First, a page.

The compiler has to go back to the type it concluded for foo and say “Well, this can actually also be Bool”. And then process everything again from that point. Well, this is all actually done with bindings, so when the type of an ASTNode changes, all the dependent nodes are recomputed (calls are recomputed too!). Also see that we need to have hooks for when a new generic type is instantiated, to know which AST nodes we need to recompute.

The hard thing is that… how do we quickly know where are all the Gen instantiations? What if there’s a Gen(typeof(something))? We basically have to analyze the entire program, every time from scratch, to know this.

Or at least that’s what I think.

If someone has an idea of how to make all of this be more efficient, please let us know.

Also understand that the way the language works is our vision. That vision doesn’t exist in any other language out there. It actually feels a bit magical, how everything works so well (well, there are a lot of bugs regarding generics inheritance, and maybe now you understand why). But that vision doesn’t align with efficient or modular compilation.

If we want modular or efficient compilation we need to change and start restricting the language. For example, if you inherit from Foo and override foo, you must make sure to return the same type as the base type. But, wait, there’s no type specified as a return type in foo. So maybe we can make that required. But how do we know who’s going to override which method? So let’s make all return types required. Actually, let’s make all input and output types of methods required (this is what all statically typed languages do, even Haskell or other functional languages because they don’t have overloads). So, let’s keep changing the language in that direction, and we basically end up with Java or C#, or Go, but with Ruby syntax. Probably not a very interesting language, or an interesting addition to the language landscape.

My hope is that with time and effort some crazy (in the good sense) people will come and find ways to optimize the compiler, to find tricks to make it work faster. Ruby 1.8 was very slow. Ruby 1.9 got the VM revamped, and now they are doing JIT stuff. So there’s always a chance to improve things. But right now I feel that this task is incredibly hard to do.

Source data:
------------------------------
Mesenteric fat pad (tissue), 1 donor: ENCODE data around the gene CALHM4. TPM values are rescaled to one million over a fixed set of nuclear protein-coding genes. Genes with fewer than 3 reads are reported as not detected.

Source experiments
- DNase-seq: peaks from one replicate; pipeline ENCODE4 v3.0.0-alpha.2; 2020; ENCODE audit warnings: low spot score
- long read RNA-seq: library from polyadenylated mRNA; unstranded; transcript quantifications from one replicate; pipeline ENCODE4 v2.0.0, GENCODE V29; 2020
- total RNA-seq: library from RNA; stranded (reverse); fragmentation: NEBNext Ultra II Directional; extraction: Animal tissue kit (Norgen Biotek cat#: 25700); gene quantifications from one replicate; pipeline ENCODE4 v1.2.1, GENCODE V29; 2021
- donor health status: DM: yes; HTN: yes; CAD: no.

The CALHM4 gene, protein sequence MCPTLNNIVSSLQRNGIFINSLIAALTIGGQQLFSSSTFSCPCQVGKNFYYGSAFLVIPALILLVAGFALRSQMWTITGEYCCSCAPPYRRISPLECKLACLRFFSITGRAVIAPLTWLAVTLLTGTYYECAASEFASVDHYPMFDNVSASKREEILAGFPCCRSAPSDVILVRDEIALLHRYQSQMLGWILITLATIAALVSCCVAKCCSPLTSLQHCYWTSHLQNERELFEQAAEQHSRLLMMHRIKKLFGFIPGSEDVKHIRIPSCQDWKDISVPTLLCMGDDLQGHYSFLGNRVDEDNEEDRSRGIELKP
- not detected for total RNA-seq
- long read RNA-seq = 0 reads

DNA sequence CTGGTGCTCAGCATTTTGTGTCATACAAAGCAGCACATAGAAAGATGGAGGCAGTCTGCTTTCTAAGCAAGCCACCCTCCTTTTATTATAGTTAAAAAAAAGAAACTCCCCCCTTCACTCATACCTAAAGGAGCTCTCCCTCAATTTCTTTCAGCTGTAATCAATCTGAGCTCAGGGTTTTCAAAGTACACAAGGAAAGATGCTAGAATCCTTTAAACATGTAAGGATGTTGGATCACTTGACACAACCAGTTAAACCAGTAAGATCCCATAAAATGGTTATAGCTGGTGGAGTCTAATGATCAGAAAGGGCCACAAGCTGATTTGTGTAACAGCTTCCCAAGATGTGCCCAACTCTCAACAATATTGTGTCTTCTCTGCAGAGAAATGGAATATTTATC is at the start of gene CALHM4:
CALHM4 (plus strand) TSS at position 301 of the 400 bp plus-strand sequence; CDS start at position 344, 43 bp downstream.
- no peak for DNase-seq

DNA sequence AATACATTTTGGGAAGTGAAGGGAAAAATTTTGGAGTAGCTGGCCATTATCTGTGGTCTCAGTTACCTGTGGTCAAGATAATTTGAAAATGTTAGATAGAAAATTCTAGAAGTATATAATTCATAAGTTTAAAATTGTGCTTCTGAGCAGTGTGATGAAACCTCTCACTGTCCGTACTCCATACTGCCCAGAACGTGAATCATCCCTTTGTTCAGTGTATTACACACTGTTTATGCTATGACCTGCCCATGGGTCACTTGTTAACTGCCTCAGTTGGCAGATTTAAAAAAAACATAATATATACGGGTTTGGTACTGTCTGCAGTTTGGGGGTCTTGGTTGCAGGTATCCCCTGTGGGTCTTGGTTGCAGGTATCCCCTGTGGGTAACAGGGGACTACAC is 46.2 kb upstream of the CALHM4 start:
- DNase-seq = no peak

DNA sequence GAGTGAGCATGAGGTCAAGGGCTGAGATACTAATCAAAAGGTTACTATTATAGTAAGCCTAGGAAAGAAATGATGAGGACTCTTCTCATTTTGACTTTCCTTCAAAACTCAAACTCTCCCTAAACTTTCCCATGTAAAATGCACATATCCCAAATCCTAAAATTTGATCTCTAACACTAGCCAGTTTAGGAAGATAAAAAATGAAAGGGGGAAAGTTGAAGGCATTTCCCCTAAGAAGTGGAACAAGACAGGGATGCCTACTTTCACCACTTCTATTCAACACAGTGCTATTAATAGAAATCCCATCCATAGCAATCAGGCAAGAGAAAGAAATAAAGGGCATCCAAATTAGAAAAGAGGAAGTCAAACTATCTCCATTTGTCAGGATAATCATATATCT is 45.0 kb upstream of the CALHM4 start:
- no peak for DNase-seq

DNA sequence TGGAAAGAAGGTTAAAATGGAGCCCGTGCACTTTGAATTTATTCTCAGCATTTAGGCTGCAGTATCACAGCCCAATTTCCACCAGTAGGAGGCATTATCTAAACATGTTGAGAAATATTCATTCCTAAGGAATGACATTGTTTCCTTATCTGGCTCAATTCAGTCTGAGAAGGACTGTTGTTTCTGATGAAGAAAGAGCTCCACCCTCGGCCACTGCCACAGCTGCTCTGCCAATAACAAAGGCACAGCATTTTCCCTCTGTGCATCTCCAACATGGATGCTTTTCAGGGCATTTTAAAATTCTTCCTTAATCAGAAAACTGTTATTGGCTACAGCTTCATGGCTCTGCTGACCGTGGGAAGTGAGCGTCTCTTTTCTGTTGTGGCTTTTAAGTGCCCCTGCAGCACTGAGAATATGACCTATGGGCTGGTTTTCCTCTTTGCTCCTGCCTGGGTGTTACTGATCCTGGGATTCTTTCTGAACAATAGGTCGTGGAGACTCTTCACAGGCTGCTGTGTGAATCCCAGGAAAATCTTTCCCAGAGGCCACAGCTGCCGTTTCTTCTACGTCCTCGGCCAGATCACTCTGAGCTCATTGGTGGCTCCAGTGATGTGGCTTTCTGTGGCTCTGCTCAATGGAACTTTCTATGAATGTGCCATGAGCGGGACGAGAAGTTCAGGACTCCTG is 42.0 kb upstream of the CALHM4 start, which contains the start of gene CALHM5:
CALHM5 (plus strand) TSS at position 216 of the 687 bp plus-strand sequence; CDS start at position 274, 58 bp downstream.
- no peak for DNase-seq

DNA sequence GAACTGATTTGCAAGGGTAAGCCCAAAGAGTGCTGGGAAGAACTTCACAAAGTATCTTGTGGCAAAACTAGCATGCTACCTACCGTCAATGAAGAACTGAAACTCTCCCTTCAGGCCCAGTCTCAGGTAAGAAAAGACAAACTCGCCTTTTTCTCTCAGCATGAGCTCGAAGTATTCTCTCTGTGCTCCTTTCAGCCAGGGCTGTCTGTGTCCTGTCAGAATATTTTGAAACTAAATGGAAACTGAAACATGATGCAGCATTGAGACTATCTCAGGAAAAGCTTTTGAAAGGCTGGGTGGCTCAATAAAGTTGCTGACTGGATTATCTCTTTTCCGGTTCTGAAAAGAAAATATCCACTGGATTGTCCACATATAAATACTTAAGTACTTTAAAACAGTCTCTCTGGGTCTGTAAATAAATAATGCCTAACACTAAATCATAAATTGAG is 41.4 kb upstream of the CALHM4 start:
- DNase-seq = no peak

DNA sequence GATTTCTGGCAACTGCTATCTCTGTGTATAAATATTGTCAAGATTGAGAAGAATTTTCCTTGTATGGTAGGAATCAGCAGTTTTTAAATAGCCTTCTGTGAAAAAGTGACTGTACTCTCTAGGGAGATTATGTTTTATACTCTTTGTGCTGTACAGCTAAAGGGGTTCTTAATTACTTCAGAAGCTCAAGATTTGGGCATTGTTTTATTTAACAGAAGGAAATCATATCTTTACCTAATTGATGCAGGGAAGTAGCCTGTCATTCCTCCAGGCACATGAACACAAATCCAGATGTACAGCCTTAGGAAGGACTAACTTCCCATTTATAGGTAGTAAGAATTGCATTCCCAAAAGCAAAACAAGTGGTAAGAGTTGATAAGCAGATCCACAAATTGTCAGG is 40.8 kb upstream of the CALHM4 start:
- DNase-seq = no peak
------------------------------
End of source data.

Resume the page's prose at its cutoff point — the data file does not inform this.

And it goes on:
Edit: that’s funny, now I see I started this post with “briefly explain the problem”.

17 Likes

Another alternative is to focus on the bitcode generation (.bc). Maybe the LLVM MIR project might help here, but is early days for that.

The challenge here is, given a .bc (some other output) of an early compilation, can we use that to produce the .bc of the modified program?

That is another route to lower the compilation times, but will probably require generating additional artifacts on a fresh compilation, or some other procedure.

3 Likes

Yes, the codegen phase and linking takes a lot of time, it’s true. And that’s already kind of taken care of because some .o files are reused if the generated .bc file didn’t change.

However, I think the main thing that should be improved is how to make the semantic phase faster and modular. If that’s modular, it follows that the codegen phase is also faster and modular. If semantic analysis has to be done from scratch all the time then there’s a limit to your patience about how much time you are willing to continue growing your project and waiting more and more for it to compile. Improving just the codegen phase will never fix that problem.

2 Likes

Hi Guys, i don’t know how the Object Pascal on Deplhi works but it is pretty fast. When on development it only recompiles the modified files and takes few seconds. I remember to compile 450k lines of code in less than 3 minutes on a intel third gen processor. I am saying this in some expectation that you cold find some tips about it. Congratulations for the beatiful work!

1 Like

Thanks a lot for your explanation @asterite, I don’t have enought Crystal (nor ruby, nor LLVM, etc) knowledge to follow you precisely but I think I can see the big picture know.
I think an article could be written (your reply is an excellent start) explaining Crystal’s vision on the subject, and what would be lost if all input and output types would be required.
Perhaps a simple example from real life showing how Crystal is more flexible / intelligent about infering types than the rest of the languages, to better understand the tradeoffs.
I wonder if it could be possible to optionally add all the required info to make a file self-contained, so that the compiler wouldn’t have to analyze it again if it hasn’t been modified. The compiler could even tell us which files are not self-contained and suggest the infered typings.
That way people could choose between flexibility and really intelligent type inference, or having fixed types for input/output methods (like Java, yes!) to improve compilation times.
I don’t know it this approach makes sense or is possible at all, just trying to share some thoughts about it.